Demands have been made for an official inquiry into claims Department of Health staff encouraged an NHS boss to harden the language of a letter raising concerns about a strike by junior doctors.
Sir Bruce Keogh's letter raised fears about whether striking junior doctors would be available to respond in the event of a Paris-style terrorist attack.
Emails reveal the letter went through a number of revisions to ensure concerns about the possible impact of a major incident during the walkout were made as "hard-edged" as possible, according to the Independent.
Health Secretary Jeremy Hunt was also given approval of the text, emails between the Department of Health (DoH) and the national medical director of NHS England reveal.
Liberal Democrat health spokesman Norman Lamb has called for a Cabinet Office inquiry into the reports, which he said raised "serious concerns about potential political interference" which could damage trust between the Government and junior doctors still further.
And Lib Dem leader Tim Farron called for Mr Hunt and Sir Bruce to be summoned before the House of Commons Health Committee to answer questions about the letter.
"The Government have poisoned the well of relations between junior doctors and NHS bosses," said Mr Farron.
"Tory ministers said when they set up NHS England it would be free of interference. These words have been shown to be meaningless. The Tories are guilty of blatant and utter hypocrisy over this sorry saga."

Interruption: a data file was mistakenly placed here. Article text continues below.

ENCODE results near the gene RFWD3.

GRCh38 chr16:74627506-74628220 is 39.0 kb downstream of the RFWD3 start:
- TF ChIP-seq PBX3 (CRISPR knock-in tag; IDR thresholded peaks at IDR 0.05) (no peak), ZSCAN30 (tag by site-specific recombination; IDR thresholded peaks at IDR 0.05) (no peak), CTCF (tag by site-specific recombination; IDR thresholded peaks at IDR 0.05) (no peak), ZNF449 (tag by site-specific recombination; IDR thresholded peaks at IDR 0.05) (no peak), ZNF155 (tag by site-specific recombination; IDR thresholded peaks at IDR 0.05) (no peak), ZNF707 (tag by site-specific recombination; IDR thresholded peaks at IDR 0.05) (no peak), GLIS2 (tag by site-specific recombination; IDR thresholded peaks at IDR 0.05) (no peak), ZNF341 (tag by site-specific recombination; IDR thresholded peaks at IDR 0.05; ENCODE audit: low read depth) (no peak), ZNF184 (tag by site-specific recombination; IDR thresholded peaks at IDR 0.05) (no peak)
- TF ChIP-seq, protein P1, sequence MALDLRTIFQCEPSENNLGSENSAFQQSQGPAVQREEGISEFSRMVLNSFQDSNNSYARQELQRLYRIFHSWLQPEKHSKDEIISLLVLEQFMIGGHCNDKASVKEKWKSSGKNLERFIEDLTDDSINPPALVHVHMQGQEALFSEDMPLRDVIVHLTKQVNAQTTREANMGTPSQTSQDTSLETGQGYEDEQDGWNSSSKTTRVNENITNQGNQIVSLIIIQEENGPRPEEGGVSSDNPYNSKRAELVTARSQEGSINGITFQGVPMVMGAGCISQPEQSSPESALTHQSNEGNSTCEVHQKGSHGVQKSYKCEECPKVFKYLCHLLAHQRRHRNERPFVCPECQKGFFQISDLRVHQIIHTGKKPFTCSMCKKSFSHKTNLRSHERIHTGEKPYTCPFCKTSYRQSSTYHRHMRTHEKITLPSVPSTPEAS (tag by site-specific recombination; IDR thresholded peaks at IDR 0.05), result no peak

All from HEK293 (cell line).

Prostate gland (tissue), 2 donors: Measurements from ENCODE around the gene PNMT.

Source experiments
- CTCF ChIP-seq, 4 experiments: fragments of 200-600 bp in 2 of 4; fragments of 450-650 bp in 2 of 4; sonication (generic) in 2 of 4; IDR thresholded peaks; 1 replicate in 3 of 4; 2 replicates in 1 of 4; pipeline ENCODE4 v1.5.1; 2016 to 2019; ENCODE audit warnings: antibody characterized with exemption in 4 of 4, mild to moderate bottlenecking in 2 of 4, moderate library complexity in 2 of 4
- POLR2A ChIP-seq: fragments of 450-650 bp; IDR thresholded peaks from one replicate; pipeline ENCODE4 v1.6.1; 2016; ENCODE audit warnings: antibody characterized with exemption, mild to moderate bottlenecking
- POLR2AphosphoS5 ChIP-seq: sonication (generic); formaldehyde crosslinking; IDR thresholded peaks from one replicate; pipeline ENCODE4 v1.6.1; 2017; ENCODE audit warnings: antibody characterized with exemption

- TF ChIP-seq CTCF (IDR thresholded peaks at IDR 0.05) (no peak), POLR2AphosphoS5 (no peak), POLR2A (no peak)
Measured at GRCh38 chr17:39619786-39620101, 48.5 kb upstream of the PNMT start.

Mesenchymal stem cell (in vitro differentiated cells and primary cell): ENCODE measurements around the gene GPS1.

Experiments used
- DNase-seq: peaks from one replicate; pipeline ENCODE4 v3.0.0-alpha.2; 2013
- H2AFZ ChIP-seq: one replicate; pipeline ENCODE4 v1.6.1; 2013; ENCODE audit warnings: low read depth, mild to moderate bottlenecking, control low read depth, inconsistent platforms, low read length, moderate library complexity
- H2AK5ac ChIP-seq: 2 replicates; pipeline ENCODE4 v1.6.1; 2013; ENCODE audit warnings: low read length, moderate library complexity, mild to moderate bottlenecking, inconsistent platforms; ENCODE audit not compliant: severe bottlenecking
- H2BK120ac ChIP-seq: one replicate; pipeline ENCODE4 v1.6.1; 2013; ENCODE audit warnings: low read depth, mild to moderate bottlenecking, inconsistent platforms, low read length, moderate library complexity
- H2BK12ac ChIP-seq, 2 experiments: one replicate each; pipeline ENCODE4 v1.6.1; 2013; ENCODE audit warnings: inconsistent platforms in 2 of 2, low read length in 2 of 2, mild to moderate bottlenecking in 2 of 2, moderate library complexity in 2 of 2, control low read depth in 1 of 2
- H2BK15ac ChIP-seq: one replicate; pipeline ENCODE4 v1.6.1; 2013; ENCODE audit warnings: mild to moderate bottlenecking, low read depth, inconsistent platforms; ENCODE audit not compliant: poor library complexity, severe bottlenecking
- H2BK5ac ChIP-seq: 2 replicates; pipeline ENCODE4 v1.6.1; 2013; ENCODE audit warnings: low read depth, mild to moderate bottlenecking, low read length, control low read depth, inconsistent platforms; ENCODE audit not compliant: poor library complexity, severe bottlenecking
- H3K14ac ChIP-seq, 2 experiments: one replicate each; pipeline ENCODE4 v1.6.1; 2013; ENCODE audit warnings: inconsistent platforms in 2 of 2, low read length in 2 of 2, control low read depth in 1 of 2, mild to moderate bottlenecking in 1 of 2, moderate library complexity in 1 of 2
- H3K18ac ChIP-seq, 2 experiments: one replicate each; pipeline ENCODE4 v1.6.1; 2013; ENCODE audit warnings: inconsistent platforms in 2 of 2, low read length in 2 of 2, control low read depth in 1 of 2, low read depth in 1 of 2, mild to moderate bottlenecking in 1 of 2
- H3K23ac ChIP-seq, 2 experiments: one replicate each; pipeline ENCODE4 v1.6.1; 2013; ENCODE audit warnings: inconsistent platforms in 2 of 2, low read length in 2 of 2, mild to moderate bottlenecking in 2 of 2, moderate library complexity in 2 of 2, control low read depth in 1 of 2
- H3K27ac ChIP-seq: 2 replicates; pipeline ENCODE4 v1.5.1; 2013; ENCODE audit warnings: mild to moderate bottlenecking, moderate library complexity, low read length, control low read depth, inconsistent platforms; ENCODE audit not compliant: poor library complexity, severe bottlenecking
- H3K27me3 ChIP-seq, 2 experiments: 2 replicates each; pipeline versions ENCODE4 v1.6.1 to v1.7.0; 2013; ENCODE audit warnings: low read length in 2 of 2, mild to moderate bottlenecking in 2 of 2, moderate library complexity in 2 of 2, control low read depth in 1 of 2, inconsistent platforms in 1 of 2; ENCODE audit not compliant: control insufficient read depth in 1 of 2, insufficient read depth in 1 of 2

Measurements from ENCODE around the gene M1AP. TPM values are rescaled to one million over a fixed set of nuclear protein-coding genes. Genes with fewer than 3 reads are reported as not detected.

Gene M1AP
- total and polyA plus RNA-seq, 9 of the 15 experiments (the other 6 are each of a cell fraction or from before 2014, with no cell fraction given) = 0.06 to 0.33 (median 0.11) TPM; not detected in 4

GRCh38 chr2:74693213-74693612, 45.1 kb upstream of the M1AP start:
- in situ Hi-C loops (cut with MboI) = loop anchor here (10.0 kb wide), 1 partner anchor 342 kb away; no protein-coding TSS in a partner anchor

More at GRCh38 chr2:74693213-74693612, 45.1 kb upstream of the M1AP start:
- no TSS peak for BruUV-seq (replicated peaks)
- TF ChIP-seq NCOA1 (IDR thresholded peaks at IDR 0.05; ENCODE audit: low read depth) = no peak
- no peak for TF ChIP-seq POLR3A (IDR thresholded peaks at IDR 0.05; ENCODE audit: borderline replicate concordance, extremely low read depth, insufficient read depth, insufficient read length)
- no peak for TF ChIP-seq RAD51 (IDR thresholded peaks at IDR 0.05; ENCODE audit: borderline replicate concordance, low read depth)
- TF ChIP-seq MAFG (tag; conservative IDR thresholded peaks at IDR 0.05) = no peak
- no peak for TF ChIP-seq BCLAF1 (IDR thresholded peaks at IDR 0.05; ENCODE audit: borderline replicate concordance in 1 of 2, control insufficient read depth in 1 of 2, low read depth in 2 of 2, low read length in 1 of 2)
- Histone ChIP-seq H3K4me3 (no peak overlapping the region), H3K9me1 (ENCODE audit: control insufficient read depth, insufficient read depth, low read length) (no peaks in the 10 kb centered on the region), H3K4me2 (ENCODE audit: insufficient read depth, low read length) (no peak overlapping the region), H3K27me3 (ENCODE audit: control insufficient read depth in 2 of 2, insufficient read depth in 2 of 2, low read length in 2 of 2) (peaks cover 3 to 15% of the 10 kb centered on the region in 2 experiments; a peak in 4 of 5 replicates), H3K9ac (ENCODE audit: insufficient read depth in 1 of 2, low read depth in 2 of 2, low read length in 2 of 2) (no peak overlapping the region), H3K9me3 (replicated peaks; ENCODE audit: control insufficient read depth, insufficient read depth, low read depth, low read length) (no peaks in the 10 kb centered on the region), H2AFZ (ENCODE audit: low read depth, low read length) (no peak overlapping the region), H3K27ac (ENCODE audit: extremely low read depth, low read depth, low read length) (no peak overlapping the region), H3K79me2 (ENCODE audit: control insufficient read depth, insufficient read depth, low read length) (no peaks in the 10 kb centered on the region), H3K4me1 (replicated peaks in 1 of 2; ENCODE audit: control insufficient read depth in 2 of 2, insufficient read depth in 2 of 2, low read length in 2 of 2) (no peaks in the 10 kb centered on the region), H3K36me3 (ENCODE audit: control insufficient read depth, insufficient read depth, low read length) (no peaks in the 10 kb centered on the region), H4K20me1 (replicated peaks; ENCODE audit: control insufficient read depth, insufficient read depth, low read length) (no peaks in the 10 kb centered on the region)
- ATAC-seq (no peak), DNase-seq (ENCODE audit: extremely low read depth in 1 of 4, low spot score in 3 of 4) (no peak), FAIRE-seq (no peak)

Talks between the Government and the British Medical Association (BMA) aimed at resolving a dispute over a new contract for junior doctors are resuming ahead of three spells of strike action.
In an email sent the day before the first strike was declared, a DoH official told Sir Bruce the risk of a "major incident" would be "pressed quite hard in the media once the strike is formally announced" and he was advised that "the more hard-edged you can be on this, the better", according to the newspaper
Mr Hunt agreed Sir Bruce would not be asked to speak to the media on the day the strike was declared "so long as" his letter underlined his opposition to the walkout, it added.
Asked to confirm he was "happy" with changes, an official told the health service chief: "I am sure then that JH [Jeremy Hunt] will be interested to see the proposed final product; my hope is that if you are happy to make these changes we will be able to get him over the line."
The department said it was "absolutely right" that ministers insisted on Sir Bruce giving his "independent" view on how the health service would be able to respond.
Mr Lamb said: "We need a cross-party commission to look at how we secure the long term future of the NHS and social care, but Jeremy Hunt must now immediately get back around the negotiating table and resolve this dispute with junior doctors that are such an integral part of our NHS."
A Department of Health spokesman said: "Industrial action of the kind planned by the BMA creates a major safety risk for patients so it was absolutely right that ministers insisted on Sir Bruce Keogh giving his independent view of the NHS's capacity to respond in the event of a major terrorist incident."